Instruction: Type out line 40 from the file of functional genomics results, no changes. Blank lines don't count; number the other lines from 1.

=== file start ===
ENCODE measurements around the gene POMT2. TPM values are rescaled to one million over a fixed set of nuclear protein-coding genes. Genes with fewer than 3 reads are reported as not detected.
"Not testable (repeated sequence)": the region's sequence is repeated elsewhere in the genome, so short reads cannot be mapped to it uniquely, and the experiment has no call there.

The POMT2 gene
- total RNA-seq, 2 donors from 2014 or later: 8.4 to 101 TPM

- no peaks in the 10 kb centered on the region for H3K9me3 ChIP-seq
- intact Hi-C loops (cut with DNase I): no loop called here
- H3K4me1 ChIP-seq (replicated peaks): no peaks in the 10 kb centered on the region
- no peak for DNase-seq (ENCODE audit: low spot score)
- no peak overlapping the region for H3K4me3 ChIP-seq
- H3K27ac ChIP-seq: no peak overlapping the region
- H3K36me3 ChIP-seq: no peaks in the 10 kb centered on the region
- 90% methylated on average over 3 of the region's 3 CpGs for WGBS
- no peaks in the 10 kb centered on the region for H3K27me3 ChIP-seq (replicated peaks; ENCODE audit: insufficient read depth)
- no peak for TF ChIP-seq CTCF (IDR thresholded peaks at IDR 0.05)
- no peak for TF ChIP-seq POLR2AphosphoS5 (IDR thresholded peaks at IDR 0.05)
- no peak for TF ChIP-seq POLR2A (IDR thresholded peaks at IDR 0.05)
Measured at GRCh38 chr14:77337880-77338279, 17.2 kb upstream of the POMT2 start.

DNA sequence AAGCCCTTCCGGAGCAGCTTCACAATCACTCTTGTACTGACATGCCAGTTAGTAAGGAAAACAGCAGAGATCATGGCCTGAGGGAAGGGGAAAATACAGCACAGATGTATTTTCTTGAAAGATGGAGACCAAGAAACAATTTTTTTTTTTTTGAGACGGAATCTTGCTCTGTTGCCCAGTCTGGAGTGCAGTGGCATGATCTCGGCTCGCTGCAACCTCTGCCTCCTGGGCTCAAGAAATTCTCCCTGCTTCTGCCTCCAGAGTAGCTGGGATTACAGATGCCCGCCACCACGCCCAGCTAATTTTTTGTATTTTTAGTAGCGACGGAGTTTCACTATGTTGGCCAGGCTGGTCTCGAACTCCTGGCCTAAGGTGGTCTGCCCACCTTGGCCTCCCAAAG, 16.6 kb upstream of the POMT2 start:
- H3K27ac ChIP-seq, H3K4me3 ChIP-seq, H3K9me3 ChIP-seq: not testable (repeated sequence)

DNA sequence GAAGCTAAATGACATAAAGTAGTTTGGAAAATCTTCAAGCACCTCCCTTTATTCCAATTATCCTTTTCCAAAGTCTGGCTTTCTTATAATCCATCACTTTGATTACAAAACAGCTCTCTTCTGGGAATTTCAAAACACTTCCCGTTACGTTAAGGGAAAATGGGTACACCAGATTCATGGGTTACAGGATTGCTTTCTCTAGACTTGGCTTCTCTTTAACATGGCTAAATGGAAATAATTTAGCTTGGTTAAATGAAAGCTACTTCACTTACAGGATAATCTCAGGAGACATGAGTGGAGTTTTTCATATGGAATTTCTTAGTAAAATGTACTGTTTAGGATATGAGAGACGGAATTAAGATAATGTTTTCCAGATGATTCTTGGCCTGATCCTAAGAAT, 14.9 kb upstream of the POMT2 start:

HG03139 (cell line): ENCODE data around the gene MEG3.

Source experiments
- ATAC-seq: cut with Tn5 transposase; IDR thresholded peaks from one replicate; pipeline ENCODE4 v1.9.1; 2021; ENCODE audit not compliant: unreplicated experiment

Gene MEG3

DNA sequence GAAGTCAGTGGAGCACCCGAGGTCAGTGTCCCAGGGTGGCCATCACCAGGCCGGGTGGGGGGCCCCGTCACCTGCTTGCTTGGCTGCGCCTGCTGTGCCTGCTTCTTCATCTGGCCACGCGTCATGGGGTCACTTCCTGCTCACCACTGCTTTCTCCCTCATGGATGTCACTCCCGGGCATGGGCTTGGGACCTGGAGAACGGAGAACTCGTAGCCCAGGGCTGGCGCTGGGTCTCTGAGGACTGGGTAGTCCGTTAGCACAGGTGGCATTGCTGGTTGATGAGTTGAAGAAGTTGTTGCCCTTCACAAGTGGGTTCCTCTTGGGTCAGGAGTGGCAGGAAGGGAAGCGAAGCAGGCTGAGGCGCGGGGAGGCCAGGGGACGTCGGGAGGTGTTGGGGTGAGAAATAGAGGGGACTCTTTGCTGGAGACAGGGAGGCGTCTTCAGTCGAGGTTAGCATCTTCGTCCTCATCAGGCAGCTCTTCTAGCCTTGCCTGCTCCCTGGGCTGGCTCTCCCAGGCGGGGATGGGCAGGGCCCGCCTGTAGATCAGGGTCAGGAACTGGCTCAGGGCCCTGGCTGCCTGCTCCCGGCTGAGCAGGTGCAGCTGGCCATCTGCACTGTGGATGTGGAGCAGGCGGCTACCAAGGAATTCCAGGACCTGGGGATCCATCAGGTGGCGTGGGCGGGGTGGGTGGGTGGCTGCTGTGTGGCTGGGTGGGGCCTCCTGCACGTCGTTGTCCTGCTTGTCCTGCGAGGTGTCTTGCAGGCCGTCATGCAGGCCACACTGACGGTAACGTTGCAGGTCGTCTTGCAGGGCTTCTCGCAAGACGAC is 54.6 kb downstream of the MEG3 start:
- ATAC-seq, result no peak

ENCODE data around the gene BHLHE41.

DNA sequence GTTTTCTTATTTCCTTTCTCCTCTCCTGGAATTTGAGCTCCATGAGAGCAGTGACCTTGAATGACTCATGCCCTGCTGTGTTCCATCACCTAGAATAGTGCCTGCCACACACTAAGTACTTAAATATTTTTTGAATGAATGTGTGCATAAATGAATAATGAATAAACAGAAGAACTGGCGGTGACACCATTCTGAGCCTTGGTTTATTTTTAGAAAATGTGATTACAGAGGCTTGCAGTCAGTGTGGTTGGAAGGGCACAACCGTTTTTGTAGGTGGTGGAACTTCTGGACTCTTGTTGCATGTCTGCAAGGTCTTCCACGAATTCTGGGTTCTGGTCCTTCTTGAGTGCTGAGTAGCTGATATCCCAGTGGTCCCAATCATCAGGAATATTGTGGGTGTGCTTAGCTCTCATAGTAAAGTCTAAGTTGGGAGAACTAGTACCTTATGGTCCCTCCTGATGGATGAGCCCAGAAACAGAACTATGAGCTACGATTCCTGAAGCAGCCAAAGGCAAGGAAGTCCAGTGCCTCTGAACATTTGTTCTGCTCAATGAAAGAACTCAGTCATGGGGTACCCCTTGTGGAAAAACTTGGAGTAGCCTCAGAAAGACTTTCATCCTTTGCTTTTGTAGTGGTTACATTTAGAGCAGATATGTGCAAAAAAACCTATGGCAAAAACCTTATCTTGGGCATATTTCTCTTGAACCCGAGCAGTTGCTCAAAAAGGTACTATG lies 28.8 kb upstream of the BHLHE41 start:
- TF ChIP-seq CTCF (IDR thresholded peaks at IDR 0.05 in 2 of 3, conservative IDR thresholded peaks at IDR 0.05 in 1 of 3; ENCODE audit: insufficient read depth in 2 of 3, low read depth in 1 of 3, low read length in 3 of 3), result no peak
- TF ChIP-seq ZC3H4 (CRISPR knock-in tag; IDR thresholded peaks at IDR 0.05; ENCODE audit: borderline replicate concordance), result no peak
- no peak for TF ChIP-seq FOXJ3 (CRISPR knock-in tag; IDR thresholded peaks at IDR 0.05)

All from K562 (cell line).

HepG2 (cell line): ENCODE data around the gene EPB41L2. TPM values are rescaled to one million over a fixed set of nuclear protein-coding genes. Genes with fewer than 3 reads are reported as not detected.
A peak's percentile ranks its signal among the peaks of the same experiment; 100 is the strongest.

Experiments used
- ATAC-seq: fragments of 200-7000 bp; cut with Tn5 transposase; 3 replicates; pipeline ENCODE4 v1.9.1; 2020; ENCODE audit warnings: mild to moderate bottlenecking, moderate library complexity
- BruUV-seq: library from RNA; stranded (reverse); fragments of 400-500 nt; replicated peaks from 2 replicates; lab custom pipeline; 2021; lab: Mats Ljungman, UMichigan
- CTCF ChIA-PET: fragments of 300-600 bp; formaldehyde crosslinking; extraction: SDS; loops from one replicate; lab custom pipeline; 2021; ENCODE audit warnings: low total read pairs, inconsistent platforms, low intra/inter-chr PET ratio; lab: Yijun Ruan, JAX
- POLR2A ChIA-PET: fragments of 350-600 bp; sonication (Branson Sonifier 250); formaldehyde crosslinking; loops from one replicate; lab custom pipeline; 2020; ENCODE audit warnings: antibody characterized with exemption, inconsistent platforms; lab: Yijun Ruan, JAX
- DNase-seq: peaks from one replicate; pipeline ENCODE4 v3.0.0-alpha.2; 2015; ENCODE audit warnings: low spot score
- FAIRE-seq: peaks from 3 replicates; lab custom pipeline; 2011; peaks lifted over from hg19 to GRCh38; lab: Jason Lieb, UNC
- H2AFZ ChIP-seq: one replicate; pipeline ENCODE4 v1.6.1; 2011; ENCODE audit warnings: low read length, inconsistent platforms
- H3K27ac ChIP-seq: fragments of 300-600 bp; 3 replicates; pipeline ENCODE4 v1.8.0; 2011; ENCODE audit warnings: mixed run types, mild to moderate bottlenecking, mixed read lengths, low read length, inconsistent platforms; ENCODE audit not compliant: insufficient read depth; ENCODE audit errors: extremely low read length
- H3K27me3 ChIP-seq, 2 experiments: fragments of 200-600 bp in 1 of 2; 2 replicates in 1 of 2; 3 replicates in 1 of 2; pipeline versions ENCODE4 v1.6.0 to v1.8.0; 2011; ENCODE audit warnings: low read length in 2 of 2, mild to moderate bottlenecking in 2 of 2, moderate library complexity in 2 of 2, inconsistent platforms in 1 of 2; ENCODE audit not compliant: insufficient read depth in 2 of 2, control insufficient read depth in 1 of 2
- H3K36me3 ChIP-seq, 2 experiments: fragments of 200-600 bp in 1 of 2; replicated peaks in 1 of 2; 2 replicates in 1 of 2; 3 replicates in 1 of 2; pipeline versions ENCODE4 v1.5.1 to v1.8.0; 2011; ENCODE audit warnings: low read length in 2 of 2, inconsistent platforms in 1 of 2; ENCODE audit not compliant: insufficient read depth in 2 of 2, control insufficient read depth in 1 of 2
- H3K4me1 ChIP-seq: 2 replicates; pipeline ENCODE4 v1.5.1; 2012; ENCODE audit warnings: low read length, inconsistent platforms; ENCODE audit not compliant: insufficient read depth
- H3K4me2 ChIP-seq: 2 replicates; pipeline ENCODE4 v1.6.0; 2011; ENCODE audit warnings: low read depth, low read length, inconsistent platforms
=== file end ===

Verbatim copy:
- DNase-seq: peaks from one replicate; pipeline ENCODE4 v3.0.0-alpha.2; 2015; ENCODE audit warnings: low spot score